Proposed Dental Reform Would Come at a Cost to State

By ANDY ZIEMINSKI, Capital News Service

ANNAPOLIS (Sept. 13, 2007) - The state should spend at least $60 million to extend dental coverage to all Maryland children, according to a special committee report presented to the state health department this week.

The money would be used to increase reimbursements for Medicaid dentists, reach out to parents and minority families, and boost access to care through schools and local health clinics, among other things.

Maryland Health Secretary John M. Colmers conceded that some of the seven recommendations from the Dental Action Committee have "serious budget implications," but he said they are all going to get "full consideration."

"Clearly there are many things that we can be doing to improve dental care to the Medicaid and low-income population in Maryland," said Colmers, who received the report Tuesday afternoon.

The Dental Action Committee was formed after Deamonte Driver, a 12-year-old from Prince George's County, died in February from an untreated tooth infection that spread to his brain. Driver's mother said she could not find a dentist to treat her son who accepted Medicaid.

"The cost of not doing anything is very high, and Deamonte Driver is an excellent example of that," said Leigh Stevenson Cobb, a committee member and the health policy adviser for Advocates for Children and Youth.

The committee's most expensive suggestion was to spend an additional $40 million to make Medicaid rates for Maryland dentists comparable to other states in the region. For example, Maryland repays dentists $9 per sealant, whereas the District gives its dentists $38 and Pennsylvania $25.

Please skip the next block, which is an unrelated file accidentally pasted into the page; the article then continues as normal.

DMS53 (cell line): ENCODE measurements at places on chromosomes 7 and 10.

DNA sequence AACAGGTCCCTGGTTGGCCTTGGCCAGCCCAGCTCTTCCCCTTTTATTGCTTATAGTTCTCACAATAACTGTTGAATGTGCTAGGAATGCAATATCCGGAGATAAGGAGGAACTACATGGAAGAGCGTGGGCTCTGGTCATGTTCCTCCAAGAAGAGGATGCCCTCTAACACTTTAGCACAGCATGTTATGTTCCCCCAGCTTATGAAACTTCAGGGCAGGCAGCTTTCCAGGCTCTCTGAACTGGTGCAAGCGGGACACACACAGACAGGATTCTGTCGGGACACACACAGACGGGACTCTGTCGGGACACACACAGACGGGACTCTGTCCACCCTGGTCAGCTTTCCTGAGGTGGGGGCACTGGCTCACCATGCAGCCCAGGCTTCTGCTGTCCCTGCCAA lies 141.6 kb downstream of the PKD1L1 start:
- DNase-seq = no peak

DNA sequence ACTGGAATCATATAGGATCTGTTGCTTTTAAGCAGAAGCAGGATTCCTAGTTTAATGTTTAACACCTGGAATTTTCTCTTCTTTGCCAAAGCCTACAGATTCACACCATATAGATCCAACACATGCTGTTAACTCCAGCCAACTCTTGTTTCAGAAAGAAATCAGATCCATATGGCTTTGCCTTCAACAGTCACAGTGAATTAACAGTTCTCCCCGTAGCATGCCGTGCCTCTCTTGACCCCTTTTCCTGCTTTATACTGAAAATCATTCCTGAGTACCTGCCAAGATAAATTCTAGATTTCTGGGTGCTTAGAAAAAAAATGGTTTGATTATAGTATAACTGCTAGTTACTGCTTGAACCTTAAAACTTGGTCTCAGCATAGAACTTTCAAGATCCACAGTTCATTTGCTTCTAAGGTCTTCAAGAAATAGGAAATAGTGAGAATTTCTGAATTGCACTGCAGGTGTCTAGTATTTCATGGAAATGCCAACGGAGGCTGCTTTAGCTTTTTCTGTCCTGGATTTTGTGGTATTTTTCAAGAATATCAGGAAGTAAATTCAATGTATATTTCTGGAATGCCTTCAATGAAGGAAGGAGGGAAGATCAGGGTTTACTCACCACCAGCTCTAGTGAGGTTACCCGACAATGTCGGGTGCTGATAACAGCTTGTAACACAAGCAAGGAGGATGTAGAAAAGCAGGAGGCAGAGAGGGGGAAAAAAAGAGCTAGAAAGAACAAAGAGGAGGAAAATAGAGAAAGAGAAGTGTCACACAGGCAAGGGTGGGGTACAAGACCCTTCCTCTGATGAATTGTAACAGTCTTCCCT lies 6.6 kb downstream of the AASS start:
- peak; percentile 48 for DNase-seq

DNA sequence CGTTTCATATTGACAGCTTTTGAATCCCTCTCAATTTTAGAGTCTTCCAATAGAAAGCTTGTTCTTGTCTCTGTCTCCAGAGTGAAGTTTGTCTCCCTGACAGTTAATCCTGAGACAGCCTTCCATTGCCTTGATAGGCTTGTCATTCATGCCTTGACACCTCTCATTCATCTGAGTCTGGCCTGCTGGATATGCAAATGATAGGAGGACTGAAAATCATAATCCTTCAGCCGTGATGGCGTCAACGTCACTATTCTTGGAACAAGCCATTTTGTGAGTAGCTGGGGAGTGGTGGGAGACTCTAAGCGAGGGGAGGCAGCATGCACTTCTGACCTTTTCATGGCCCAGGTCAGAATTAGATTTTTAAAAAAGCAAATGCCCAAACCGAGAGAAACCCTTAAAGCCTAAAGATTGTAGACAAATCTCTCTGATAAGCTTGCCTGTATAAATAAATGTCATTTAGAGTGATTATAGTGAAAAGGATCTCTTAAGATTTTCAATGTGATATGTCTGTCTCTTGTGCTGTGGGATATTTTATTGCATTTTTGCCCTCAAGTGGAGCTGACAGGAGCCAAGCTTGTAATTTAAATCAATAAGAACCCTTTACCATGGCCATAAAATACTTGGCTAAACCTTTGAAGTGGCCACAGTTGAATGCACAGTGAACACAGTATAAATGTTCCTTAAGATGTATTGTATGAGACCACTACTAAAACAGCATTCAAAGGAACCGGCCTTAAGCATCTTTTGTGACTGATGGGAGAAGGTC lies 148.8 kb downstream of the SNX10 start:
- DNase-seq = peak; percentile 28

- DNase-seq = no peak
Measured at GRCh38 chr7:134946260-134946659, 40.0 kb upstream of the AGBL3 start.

"It's horrible. It's just embarrassing," Cobb said.

With repayment rates so low, only 19 percent of Maryland dentists see Medicaid children, according to the report. "With so few dentists providing these services, families have limited choices for dental care," the report said.

Delegate James W. Hubbard, D-Prince George's, said now is "a good time to put these numbers on the table" so that health officials and legislators can weigh them in light of the state's projected $1.5 billion structural deficit.

"If we don't find the money for it now, that $40 million will turn into $120 million three years or four years down the road," when children develop serious conditions that require more expensive care, Hubbard said.

Another key recommendation, which does not come with a cost estimate, is to consolidate Medicaid dental services through a single vendor, said Jane Casper, a dental hygienist and chair of the committee.

The state currently uses several vendors, which is "very confusing for everyone" and makes dentists "shy about participating in the program," Casper said.

The committee of 25 health advocates and dental professionals also called for incorporating dental screenings and exams with the vision and hearing checks that children now get in school.

"It would be too cost-prohibitive to do screenings every year," Casper said. "But hopefully we would catch the worst cases, the cases most in need of treatment the first time around."

At a cost of at least $20 million, committee members also recommended the state "maintain and enhance the dental public health infrastructure," by funding oral health services at local health clinics.

While committee members said their recommendations will save money in the long run, some outside experts could only see the immediate price tag.

"While any social service can be improved, there are other services that have a higher claim on the public purse," said George W. Liebmann of the Calvert Institute for Policy Research, who pointed to the "huge, looming deficit" for retired state employee pensions.

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